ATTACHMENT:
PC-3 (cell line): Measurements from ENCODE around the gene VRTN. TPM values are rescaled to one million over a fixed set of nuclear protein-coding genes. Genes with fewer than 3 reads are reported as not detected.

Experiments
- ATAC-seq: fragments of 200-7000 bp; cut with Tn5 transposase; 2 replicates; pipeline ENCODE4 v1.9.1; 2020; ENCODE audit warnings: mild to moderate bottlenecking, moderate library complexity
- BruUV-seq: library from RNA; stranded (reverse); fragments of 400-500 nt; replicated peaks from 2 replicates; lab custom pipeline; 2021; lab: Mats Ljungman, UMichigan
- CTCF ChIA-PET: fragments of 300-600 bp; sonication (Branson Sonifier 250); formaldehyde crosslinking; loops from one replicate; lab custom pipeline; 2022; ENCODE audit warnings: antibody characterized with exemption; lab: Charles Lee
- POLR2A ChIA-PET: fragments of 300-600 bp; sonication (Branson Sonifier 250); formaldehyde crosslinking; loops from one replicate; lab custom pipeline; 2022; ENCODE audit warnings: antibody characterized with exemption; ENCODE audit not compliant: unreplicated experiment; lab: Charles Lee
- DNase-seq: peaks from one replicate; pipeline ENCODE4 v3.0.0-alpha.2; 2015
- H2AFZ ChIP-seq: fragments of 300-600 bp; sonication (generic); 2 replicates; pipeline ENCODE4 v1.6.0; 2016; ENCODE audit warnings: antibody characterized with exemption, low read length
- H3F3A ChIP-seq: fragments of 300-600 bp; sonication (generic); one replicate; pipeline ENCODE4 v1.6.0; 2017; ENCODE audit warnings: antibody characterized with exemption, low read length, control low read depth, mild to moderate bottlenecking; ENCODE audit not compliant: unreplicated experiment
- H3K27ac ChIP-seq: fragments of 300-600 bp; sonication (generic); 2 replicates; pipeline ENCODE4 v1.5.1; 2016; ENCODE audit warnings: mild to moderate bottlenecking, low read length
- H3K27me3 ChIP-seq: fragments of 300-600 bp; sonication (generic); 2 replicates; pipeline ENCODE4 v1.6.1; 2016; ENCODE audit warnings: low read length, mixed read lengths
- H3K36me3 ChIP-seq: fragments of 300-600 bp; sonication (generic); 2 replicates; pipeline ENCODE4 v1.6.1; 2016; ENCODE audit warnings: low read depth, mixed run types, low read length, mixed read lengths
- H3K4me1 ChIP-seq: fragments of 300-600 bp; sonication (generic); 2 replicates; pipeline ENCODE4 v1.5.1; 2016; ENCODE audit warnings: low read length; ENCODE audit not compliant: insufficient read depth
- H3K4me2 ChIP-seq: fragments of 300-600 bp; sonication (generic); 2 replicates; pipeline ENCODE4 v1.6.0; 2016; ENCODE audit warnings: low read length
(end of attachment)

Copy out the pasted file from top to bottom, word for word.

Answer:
PC-3 (cell line): Measurements from ENCODE around the gene VRTN. TPM values are rescaled to one million over a fixed set of nuclear protein-coding genes. Genes with fewer than 3 reads are reported as not detected.

Experiments
- ATAC-seq: fragments of 200-7000 bp; cut with Tn5 transposase; 2 replicates; pipeline ENCODE4 v1.9.1; 2020; ENCODE audit warnings: mild to moderate bottlenecking, moderate library complexity
- BruUV-seq: library from RNA; stranded (reverse); fragments of 400-500 nt; replicated peaks from 2 replicates; lab custom pipeline; 2021; lab: Mats Ljungman, UMichigan
- CTCF ChIA-PET: fragments of 300-600 bp; sonication (Branson Sonifier 250); formaldehyde crosslinking; loops from one replicate; lab custom pipeline; 2022; ENCODE audit warnings: antibody characterized with exemption; lab: Charles Lee
- POLR2A ChIA-PET: fragments of 300-600 bp; sonication (Branson Sonifier 250); formaldehyde crosslinking; loops from one replicate; lab custom pipeline; 2022; ENCODE audit warnings: antibody characterized with exemption; ENCODE audit not compliant: unreplicated experiment; lab: Charles Lee
- DNase-seq: peaks from one replicate; pipeline ENCODE4 v3.0.0-alpha.2; 2015
- H2AFZ ChIP-seq: fragments of 300-600 bp; sonication (generic); 2 replicates; pipeline ENCODE4 v1.6.0; 2016; ENCODE audit warnings: antibody characterized with exemption, low read length
- H3F3A ChIP-seq: fragments of 300-600 bp; sonication (generic); one replicate; pipeline ENCODE4 v1.6.0; 2017; ENCODE audit warnings: antibody characterized with exemption, low read length, control low read depth, mild to moderate bottlenecking; ENCODE audit not compliant: unreplicated experiment
- H3K27ac ChIP-seq: fragments of 300-600 bp; sonication (generic); 2 replicates; pipeline ENCODE4 v1.5.1; 2016; ENCODE audit warnings: mild to moderate bottlenecking, low read length
- H3K27me3 ChIP-seq: fragments of 300-600 bp; sonication (generic); 2 replicates; pipeline ENCODE4 v1.6.1; 2016; ENCODE audit warnings: low read length, mixed read lengths
- H3K36me3 ChIP-seq: fragments of 300-600 bp; sonication (generic); 2 replicates; pipeline ENCODE4 v1.6.1; 2016; ENCODE audit warnings: low read depth, mixed run types, low read length, mixed read lengths
- H3K4me1 ChIP-seq: fragments of 300-600 bp; sonication (generic); 2 replicates; pipeline ENCODE4 v1.5.1; 2016; ENCODE audit warnings: low read length; ENCODE audit not compliant: insufficient read depth
- H3K4me2 ChIP-seq: fragments of 300-600 bp; sonication (generic); 2 replicates; pipeline ENCODE4 v1.6.0; 2016; ENCODE audit warnings: low read length